Ballet teacher Jennifer Wiley, guides the class through their routine, calling out to those who don’t have their elbows or toes quite right. Wiley has been teaching dance for 25 years, two at Creative Expressions Dance Studio.
Miller-Graham takes a moment to speak to the girls, giving them strict directions about how their hair should be styled for an upcoming performance. Wiley notes with a smile the “very high standards” Miller-Graham holds her dancers to.
“Always striving to be better and not just in dance,” Wiley says.
At Flint Northwestern High School, desks took up less than half of the floor space in Miller-Graham’s classroom—and instead is filled with a mirror-clad wall, storage cabinets, dance uniforms and seemingly endless photos of homecomings, prominent dancers and students, both present and past.
Among her students are senior Manny Woods, 17 and junior L.T. Thames, 18. Both dancers also are on the Flint Jaguars football team. It’s Woods’ first year in dance and he says it made a dramatic difference in his game—improving his confidence on the field, especially when he’s in the pocket.
“I should’ve started as a freshman,” Woods says. “I never knew I liked dance until her class.” Starting the year with only one dance class, he has adjusted his schedule to now host three dance classes this semester alone. “I trust my feet way more. Moving way more.”
Miller-Graham, Woods and Thames line up to dance.
Miller-Graham cues up a song on her phone and Woods and Thames take their positions along side her in front of the mirrors. They started to shuffle and tap to the faint, tinny beat of the music coming from the phone’s tiny speakers. Thames jokes that his mom calls him arrogant. Miller-Graham looks at him with a smirk and nodded her head in agreement with his mother.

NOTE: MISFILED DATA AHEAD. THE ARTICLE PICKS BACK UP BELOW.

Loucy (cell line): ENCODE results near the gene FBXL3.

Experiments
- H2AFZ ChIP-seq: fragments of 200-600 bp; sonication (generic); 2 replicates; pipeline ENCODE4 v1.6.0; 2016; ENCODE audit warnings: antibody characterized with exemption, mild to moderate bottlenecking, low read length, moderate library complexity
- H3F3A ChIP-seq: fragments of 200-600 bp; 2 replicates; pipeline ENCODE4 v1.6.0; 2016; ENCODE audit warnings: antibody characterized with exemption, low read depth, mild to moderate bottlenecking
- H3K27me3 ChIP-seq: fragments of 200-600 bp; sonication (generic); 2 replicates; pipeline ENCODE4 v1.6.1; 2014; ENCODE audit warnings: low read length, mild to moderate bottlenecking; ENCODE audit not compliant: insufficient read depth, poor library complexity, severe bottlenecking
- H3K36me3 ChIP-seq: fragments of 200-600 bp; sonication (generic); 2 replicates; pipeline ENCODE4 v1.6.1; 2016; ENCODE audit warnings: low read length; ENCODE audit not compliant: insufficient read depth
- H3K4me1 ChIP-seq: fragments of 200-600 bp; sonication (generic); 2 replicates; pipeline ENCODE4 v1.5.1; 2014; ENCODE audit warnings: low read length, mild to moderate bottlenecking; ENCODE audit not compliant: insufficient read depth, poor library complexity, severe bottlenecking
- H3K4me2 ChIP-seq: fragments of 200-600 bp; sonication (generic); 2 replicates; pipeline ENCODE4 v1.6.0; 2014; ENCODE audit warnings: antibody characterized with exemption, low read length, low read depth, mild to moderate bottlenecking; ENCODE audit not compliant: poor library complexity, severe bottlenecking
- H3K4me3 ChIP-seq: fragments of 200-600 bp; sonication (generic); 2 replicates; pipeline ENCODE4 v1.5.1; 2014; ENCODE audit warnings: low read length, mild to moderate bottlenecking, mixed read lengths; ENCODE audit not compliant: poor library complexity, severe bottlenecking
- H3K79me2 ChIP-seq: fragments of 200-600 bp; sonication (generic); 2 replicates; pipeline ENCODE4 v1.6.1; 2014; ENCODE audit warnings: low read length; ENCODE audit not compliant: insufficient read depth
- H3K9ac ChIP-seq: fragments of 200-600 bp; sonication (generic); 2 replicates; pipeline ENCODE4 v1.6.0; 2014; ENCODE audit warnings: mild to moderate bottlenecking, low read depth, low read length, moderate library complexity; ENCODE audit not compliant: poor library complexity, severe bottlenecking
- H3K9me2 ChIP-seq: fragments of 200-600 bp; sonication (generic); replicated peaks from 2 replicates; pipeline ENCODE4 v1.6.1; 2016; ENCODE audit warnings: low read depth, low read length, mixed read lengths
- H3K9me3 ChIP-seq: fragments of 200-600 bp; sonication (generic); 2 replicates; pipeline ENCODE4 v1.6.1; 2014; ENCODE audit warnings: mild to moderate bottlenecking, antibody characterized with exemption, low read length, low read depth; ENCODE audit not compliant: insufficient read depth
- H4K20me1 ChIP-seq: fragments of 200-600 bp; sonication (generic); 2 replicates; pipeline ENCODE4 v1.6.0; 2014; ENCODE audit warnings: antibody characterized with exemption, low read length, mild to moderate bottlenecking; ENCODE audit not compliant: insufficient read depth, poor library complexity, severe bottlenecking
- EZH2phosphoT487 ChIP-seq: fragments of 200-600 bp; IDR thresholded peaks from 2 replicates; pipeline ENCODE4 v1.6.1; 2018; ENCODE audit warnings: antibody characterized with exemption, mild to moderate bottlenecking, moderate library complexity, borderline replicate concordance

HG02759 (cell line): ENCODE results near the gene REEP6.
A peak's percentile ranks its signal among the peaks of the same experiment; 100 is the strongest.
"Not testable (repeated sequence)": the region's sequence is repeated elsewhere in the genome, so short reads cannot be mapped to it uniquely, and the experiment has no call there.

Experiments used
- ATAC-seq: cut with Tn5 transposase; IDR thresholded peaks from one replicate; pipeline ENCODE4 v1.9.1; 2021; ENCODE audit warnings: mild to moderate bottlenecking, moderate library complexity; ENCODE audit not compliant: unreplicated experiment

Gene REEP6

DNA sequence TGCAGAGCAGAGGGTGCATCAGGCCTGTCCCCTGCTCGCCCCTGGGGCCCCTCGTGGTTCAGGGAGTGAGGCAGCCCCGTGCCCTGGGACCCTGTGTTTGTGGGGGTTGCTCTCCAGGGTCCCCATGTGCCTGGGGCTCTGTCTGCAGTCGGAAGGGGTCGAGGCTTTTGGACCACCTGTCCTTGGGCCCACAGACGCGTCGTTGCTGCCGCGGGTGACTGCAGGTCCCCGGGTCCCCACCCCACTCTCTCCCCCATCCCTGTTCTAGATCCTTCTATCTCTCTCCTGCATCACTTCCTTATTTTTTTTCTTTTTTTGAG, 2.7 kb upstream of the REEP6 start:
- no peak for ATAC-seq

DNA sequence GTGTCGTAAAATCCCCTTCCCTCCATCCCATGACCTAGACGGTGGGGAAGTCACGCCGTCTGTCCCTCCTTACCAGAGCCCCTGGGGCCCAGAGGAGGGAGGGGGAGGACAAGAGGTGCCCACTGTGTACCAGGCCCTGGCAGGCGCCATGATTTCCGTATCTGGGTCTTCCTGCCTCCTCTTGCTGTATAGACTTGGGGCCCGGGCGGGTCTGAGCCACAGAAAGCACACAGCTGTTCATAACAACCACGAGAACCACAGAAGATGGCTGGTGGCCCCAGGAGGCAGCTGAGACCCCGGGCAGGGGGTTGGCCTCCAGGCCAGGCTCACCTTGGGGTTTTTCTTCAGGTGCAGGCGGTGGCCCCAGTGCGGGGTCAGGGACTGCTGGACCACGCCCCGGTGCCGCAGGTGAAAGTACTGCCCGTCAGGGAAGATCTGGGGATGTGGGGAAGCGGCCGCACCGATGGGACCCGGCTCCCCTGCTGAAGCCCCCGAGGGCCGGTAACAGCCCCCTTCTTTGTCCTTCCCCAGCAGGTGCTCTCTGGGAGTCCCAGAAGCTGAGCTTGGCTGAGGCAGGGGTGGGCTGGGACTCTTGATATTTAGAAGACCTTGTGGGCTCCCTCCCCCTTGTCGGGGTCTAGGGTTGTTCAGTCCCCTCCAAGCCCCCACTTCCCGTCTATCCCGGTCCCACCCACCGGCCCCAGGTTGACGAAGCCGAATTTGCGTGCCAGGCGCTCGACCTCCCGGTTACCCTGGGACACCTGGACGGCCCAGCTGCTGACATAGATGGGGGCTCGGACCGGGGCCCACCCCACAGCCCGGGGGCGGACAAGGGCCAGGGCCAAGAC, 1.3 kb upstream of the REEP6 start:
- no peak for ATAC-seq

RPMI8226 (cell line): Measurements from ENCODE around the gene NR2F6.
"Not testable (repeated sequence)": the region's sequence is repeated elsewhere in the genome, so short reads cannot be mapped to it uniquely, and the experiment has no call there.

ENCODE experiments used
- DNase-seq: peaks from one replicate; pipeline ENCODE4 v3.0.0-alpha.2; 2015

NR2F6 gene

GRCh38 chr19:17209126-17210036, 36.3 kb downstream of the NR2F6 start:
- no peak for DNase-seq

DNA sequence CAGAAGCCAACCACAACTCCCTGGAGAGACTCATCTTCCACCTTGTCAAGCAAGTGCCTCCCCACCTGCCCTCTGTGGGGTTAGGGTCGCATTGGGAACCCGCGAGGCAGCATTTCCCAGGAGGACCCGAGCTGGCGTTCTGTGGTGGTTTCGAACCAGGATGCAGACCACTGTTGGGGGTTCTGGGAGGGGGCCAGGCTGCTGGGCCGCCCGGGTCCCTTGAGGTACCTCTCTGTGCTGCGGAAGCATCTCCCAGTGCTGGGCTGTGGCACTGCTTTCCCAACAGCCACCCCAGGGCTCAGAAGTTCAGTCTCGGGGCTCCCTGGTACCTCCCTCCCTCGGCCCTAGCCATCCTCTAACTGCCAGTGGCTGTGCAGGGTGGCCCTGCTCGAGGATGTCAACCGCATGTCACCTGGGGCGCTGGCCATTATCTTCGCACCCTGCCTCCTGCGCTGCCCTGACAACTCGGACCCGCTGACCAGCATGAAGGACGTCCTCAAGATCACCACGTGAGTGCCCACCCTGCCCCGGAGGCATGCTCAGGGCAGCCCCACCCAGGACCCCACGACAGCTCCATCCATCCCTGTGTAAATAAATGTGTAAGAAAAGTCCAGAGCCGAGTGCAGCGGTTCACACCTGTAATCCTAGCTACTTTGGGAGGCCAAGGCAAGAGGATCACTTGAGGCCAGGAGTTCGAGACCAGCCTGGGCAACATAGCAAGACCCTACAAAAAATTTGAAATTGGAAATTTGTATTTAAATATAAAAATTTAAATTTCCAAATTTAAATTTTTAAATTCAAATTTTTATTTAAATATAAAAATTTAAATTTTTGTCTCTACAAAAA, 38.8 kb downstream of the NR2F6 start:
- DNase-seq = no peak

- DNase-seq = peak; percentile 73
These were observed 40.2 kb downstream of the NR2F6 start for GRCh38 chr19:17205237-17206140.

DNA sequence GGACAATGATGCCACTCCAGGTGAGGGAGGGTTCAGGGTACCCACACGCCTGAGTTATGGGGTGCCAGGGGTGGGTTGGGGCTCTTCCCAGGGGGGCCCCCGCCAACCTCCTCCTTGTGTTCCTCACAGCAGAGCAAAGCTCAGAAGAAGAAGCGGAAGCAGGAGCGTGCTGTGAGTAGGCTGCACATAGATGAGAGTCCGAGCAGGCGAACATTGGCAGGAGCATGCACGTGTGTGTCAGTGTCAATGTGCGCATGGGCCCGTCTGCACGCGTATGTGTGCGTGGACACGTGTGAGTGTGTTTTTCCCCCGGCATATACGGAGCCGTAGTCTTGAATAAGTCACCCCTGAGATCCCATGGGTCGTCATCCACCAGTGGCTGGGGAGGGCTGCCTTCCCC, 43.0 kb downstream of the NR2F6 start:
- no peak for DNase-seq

It’s a balance Miller-Graham practices with her students: Confident, not cocky.
She is without a doubt a bit of disciplinarian—cursing is not allowed, neither is poor grammar—and her students adore her. Thames says, “teachers don’t care about us like she does.”
Miller-Graham is always there. She is there to see her students experience success and loss. She has watched her dancers perform on a national stage and watched her dance ministry perform at friends’ funerals.
“And it gets hard. It gets hard, you know. You don’t grow numb. You definitely don’t grow numb. It hurts to see that happening over and over again,” she says, gently patting the corners of her eyes with her fingertips. “You cry and you keep going, you know?”
Miller-Graham is constantly busy. Constantly giving. Constantly helping students develop into well-rounded, confident young men and women.
She attributes her work ethic to something her minister told her as a young child. He said contrary to what people might say, it is okay to leave, to go out into the world, to get an education and to experience life. He also said, “Whatever you do: Don’t forget to come back and give to your community.”
So, she comes back to teach “eight days a week.”
More than 4,500 students, now four generations, have followed in Miller-Graham’s footsteps. She instills in them an iron-clad work ethic and a sense of accountability. She teaches them to dance when they’re “hurt, happy or feeling the Holy Spirit.”
She teaches them to experience the world, to respect themselves, and to—no matter what they do—give back to our community.